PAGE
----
Political Fallout: Impact on Main Street and Wall Street
Paul Isely, Sridhar Sundaram, Erika King, Mitch Stapley, and Bob Roth discuss the roots of the financial crisis and solutions going forward at the Political Fallout: Impact on Main Street and Wall Street Breakfast Lecture on September 14, 2011.
The Legacy of Seidman
The Seidman College of Business was named in honor of the late Frank Edward Seidman, who for more than 50 years was a distinguished member of the Grand Rapids business community and a partner in the national accounting firm of BDO/Seidman. He was nationally recognized as a business and civic leader, an economist, and a philanthropist. For many years he wrote a newspaper column on business and economics and contributed to numerous professional journals. He was also the co-author of three technical books, Legislative History of the Federal Income Tax Law, Financing the War, and Accounting Handbook.
Mr. Seidman worked for both his bachelor’s and master’s degrees in commercial science by attending night classes at New York University. He placed a high value on education and was devoted to improving educational opportunities for all persons from all backgrounds. He was especially dedicated to improving the level of competence in the business and public sectors, not only in his own firm, but also in all of the organizations it audited.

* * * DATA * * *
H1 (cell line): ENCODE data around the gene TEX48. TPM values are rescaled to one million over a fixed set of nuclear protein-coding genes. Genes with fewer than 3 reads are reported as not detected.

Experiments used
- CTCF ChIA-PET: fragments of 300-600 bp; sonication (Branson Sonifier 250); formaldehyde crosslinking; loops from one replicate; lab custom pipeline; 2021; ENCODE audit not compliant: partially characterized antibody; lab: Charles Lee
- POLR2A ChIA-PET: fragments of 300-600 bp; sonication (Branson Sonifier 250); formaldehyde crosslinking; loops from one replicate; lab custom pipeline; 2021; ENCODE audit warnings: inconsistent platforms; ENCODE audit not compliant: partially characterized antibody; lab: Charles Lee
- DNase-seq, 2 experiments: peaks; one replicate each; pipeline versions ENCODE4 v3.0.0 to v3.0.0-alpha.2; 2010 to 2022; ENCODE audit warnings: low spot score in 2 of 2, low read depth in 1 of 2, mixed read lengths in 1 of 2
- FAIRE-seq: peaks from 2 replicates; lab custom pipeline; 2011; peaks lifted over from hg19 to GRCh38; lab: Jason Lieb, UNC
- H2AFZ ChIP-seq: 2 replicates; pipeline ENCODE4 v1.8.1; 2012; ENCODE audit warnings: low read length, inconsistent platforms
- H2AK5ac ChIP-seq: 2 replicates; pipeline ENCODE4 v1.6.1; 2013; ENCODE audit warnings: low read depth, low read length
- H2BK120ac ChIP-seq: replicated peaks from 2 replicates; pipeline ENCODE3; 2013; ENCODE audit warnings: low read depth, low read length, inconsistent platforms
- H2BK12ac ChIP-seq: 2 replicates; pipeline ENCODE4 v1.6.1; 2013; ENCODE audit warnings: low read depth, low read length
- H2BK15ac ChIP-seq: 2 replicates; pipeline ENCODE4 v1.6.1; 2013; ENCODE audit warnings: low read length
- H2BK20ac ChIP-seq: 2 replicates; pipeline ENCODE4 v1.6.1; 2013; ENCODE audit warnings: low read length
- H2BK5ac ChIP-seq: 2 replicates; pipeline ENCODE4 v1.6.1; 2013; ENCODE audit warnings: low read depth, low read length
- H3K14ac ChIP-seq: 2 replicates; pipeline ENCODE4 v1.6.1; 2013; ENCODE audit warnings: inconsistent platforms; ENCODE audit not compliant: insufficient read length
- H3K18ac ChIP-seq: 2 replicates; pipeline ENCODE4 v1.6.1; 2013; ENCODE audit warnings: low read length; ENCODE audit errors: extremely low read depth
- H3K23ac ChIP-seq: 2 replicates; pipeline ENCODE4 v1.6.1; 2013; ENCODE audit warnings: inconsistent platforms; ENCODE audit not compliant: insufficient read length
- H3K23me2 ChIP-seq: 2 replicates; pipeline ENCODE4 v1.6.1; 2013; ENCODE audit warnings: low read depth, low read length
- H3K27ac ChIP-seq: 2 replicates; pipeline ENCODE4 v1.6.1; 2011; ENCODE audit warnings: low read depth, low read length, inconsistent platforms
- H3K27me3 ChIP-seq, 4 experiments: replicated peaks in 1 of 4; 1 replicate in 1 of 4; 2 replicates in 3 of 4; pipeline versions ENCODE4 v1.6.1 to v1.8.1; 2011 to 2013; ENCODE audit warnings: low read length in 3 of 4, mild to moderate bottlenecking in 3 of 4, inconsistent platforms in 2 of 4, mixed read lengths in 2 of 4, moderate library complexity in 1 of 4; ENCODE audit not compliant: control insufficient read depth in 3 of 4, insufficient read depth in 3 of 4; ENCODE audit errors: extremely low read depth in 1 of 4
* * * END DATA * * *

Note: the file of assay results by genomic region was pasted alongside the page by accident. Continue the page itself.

He was, in every sense, a creative businessman. His own competence and remarkable qualities of leadership were reflected in the many honors bestowed upon him. He was chairman of the Citizens’ Advisory Committee on the Michigan Tax Study and of the Michigan State Board of Accountancy. He was a director of the Grand Rapids Community Chest and the Community Services of Kent County for 25 years and was a long-time director of the Grand Rapids Foundation, the largest philanthropic organization of its kind in the area. As a trustee of the Thomas Erler Seidman Foundation, named for a deceased son, he was instrumental in providing youth-building and educational opportunities for thousands of young persons in the Grand Rapids area as well as funds for the Seidman House at Grand Valley.
In establishing the Seidman College, Grand Valley intended to embody the philosophy, ideas, and spirit of Mr. Seidman and to provide a place to gain an education in business and administration in West Michigan.
Just as quality was the hallmark of Mr. Seidman’s efforts, so quality in education has been made the touchstone of Seidman College. Grand Valley’s purpose has been to honor the man not merely by affixing his name to the college, but by perpetuating the high ideals to which he personally dedicated himself.
Page last modified August 27, 2012